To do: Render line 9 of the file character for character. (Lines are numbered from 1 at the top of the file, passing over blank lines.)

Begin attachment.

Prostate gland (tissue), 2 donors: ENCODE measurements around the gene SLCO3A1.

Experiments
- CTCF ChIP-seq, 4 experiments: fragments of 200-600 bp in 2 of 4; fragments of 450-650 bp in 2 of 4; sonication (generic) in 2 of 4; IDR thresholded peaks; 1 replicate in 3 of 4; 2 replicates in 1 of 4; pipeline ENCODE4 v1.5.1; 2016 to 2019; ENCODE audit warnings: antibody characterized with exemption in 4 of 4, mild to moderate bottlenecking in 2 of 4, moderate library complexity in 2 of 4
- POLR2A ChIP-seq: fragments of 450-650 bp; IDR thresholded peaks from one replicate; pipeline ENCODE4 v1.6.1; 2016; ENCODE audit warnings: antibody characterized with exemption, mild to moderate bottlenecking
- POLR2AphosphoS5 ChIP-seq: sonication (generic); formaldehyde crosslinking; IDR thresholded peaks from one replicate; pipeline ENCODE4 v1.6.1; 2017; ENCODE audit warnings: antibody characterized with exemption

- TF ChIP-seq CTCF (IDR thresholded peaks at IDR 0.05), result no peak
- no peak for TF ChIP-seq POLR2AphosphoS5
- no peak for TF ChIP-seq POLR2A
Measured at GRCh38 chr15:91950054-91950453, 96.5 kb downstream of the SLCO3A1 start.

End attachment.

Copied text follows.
Measured at GRCh38 chr15:91950054-91950453, 96.5 kb downstream of the SLCO3A1 start.